Russia’s Position In The Caucasus



The situation in the Caucasus is extremely tense. Clearly, the UN
mission dispatched to deal with the conflict between Georgia and
Abkhazia has been a spectacular failure. Georgia does not comply
with the recent UN Security Council resolutions. Troops have not been
withdrawn from the Kodori Gorge.

Instead, the Georgian Interior Ministry is building up its forces in
the zone. Downright criminals are being involved in sabotage in the
Abkhazian territory.

As for the political aspect of the situation, the positions of the
sides concerning the so-called frozen conflicts have diverged even

Georgia’s current offers to recognize Abkhazia in case the Georgian
constitution changes in the future and to return refugees to the Gali
region regardless of the consequences of the move are unrealistic.

The resolution of conflicts around the de facto Republics in the
post-Soviet space increasingly draws international attention. The
internationalization of the settlement process so widely discussed in
Tbilisi is already an accomplished fact. This is quite explainable:
throughout the past five years, Georgia has been making efforts to
change the format of Russia’s presence in the Caucasus.

It is unlikely that Saakashvili is able to unleash another round
of war.

Last April, he allegedly presented a plan of seizing Abkhazia and
South Ossetia entitled Doublet at a secret meeting with his army
and police chiefs. Tentatively, the leak about the secret plan was
meant to exert psychological pressure on Abkhazia, South Ossetia,
and the peacekeepers.

However, there is a range of reasons why a war is not in Georgia’s
interests. It would be difficult to endure, and the result would be
an indefinite delay of the conflict resolution in Georgia’s favor,
while its domestic stability would be jeopardized by the very first

Experts (A. Khramchikhin in particular) think that Georgia’s military
superiority by a factor of 4-5 over the forces of Abkhazia and South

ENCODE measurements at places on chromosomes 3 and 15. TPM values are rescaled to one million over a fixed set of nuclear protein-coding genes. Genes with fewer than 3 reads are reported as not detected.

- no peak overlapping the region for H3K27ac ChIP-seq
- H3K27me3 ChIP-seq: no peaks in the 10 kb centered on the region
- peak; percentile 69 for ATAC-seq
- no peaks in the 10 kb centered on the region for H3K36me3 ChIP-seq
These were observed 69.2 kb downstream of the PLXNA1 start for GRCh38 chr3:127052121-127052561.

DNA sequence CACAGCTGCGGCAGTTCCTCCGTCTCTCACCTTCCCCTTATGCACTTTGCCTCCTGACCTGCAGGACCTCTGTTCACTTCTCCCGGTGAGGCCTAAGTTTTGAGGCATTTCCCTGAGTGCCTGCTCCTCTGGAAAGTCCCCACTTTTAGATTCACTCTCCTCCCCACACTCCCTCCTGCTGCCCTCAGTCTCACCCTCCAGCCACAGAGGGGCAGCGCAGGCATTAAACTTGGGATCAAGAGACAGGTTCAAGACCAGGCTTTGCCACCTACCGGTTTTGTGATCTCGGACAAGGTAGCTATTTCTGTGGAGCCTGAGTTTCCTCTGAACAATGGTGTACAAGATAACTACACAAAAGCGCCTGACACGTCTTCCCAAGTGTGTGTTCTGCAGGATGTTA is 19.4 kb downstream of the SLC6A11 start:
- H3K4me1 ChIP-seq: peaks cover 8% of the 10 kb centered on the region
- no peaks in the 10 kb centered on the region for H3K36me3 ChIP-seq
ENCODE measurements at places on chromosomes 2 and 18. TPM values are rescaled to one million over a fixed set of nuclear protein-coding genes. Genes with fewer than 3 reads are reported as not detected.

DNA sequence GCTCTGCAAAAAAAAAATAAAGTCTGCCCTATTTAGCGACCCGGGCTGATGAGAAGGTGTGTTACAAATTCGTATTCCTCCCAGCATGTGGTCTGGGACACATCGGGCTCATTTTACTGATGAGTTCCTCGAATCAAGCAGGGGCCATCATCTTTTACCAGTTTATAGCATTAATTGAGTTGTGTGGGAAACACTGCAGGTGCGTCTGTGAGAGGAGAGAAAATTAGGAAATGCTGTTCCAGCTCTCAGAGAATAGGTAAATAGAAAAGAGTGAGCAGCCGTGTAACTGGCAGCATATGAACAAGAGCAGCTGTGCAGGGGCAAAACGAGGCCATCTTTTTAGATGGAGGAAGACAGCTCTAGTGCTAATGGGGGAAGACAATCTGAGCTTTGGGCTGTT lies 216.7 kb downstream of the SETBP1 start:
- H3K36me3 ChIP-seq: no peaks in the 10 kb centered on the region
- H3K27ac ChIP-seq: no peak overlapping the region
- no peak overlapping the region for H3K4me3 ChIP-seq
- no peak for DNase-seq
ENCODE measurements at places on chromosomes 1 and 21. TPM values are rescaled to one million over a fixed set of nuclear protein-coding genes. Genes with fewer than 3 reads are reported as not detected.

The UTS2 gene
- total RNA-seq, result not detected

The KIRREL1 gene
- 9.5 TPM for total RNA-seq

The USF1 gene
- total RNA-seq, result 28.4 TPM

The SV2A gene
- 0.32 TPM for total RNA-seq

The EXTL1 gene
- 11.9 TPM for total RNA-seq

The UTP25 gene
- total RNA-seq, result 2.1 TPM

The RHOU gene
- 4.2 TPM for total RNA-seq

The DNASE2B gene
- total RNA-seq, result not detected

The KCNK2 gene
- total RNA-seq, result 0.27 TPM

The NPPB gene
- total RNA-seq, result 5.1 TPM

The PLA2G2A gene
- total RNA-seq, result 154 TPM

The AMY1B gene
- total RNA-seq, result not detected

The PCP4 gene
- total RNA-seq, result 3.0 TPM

Ossetia (even taken separately) is a total myth.

No exact assessments of the military capabilities of the two breakaway
regions are available, but in all likelihood they are just slightly
inferior to those of Georgia. The quantities of weaponry Russia has
transferred to Abkhazia and South Ossetia since 1993 are unknown. Over
past several years, Georgia has been supplied with weaponry on a large
scale by Ukraine, Bulgaria, Greece, Poland, and Turkey. The scandal
that erupted when 40 BMP-2 armored personal carriers were obtained by
Georgia from Ukraine in 2005 is not over yet. In an armed conflict,
Abkhazians and South Ossetians would be defending their homes and
thus be more motivated than Georgian soldiers fighting "to restore
the territorial integrity". Unlike Georgians, the populations o f
the breakaway regions would not have to seize "enemy territory".

The possibility that weapons would be supplied to the autonomies by
Russia is a definite advantage of their positions.

Tbilisi adopted different approaches to South Ossetia and Abkhazia.

Since 2004, the Georgian leadership has been reckoning that a
departure from the status quo in the conflict zones is the optimal
way of reintegrating Georgia. This departure should make it possible
to internationalize the conflicts. Saakashvili seeks to transform the
conflict between Georgia and South Ossetia into one between Georgia
and Russia. Tbilisi concluded in 2004 and continues to believe that
unlike Abkhazia South Ossetia is a "weak link" in the chain of its
problems. In contrast to Abkhazia where the Inguri River has become a
natural border between two ethnic communities, Georgian and Ossetian
villages in South Ossetia are territorially mixed, plus there are
zones there which have never been under the separatist government’s
control. Hence the hope to have the "Ossetian issue" resolved easily
and in a short term. In reality, the "short term" has already extended
over 4 years. True enough, the status quo in the conflict zone has
been destroyed over the period of time completely.

Even though the resumed armed hostilities did not last long (in
2004), the minimal level of security achieved thanks to the Dagomys
agreemen ts is now a matter of the past. Over the last 4 years,
shootings and provocations have become every-day reality, and now
the zone is patrolled not only by adults but also by high-school
students. Tskhinvali has seen a tide of suspiciousness, spy mania,
and intolerance to the opponents of the authority (nevertheless,
the population of South Ossetia remains united in its drive for

S. Markedonov, one of Russia’s top Caucasus experts, writes that
South Ossetia became the region which ruined Sakashvili’s quick
"reintegration" plans already in 2004. For Saakashvili, the failure
of the snap offensive targeting Tskhinvali signified the end of
illusions that the "restoration of the territorial integrity" would
be a rapid process.

The conflict in South Ossetia was the first frozen one in Eurasia to be
"thawed" in the political, legal, and military senses. The results are
immediately obvious. The legal framework of the ceasefire and the peace
process stopped to exist. A project of an "alternative South Ossetia"
with Sanakoyev as the pro-Georgian Ossetian leader was launched,
but Sanakoyev is not an independent actor in the conflict from the